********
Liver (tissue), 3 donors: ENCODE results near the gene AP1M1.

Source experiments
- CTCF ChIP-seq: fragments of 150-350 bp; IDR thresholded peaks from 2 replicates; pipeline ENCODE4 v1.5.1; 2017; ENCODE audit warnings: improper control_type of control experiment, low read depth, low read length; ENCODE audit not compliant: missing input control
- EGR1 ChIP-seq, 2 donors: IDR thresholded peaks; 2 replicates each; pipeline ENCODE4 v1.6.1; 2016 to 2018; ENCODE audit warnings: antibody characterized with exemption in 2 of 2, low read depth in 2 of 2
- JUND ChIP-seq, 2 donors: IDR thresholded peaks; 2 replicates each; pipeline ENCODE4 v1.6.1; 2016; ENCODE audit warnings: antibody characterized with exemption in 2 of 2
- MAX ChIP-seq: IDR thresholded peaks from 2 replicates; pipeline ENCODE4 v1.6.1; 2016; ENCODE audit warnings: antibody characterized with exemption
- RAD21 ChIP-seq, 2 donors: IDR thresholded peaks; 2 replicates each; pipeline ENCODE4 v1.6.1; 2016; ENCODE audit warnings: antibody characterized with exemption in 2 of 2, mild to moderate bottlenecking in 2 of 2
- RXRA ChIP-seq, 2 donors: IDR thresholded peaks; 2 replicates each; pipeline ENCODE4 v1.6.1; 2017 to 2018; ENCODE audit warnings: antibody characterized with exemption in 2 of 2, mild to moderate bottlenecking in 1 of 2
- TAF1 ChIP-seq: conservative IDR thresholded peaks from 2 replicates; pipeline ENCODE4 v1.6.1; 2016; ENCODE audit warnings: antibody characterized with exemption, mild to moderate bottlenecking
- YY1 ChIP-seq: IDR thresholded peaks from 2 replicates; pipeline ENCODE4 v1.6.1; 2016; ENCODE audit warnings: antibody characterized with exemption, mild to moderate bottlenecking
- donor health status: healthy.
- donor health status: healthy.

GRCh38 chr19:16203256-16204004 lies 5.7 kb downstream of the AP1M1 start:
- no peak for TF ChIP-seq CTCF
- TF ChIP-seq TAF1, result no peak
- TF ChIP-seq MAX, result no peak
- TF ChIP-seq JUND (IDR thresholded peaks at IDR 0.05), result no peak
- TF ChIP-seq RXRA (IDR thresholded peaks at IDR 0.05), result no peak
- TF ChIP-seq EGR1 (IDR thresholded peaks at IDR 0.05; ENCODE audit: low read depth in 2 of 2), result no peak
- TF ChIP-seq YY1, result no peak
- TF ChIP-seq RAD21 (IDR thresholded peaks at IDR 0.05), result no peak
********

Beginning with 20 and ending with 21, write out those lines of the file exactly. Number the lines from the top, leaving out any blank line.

- TF ChIP-seq YY1, result no peak
- TF ChIP-seq RAD21 (IDR thresholded peaks at IDR 0.05), result no peak